Electric Cars in Australia

Last your during our Munich visit in Germany we decided to have a look at the BMW World and Museum. Apart from vintage classics and fancy BMW vehicles the electric section at the BMW World caught our attention.

Ethan’s favourite car at the moment is a BMW i8 roadster – a beautifully designed supercar. It’s made to showcase the capabilities of electric cars. And it’s one stylish car which derived from the BMW Vision ( a concept electric car used in the Mission Impossible movie … see pictures). You can’t buy the Vision – with only a few prototypes made. But don’t worry – you can buy the BMW i8 roadster. Even here in Australia. The driveaway price in Victoria is over AU$372.000  (the car in Germany has a list price of 155.000 EUR (which is only around AU$ 246.000 at an exchange rate of 1.59 AUD/EUR – 16/01/2019) ). Luxury car tax of AU$65.000 brings it closer to the Australian price – but there is still a substantial markup. Not happy!

It’s just dreaming. Who really buys a BMW i8? It is a beautiful car but it is a  supercar which is out of range for most.  You can just dream of or rent it for a day (when you find a place to rent it out!?).  In my opinion the future is in affordable electric cars for everyone. Lots of companies start making entry models in the electric space. We just need one company which really cracks the price barriers. The figures mentioned are 40k or 50k. We need a basic model for 25-30k in Australia! This would be a game changer!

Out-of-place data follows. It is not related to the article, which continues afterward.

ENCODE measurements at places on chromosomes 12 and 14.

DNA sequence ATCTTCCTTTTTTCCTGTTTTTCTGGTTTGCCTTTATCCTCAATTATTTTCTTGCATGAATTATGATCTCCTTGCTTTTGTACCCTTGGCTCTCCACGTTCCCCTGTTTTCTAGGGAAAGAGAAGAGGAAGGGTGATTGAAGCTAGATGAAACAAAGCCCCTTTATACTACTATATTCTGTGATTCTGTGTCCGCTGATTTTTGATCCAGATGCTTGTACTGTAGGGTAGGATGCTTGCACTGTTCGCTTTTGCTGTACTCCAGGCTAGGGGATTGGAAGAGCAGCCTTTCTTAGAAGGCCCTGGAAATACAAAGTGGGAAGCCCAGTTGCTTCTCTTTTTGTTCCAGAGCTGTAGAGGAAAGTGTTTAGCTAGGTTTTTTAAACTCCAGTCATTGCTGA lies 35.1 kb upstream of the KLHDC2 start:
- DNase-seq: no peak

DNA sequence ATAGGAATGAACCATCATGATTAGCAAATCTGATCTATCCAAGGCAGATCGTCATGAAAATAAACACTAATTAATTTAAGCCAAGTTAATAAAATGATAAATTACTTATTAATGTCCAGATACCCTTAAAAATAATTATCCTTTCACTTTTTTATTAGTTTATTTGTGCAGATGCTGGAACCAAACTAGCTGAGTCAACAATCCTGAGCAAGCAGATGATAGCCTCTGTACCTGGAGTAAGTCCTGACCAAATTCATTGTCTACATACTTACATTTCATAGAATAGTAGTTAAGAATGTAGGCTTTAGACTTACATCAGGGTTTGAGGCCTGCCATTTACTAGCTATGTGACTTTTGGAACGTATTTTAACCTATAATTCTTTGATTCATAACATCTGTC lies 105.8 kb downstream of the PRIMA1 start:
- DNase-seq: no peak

Update 2022: We are still not there! We now have a few more manufactures delivering electric vehicles to Australia. The Tesla Model Y is here – still too expensive. The first models are out for around AUD 45,000. You can get an MG ZS EV or a BYD Atto 3 for this price. But thats about it – medium sized SUVs. There is still no small electric vehicle with a decent range available in Australia.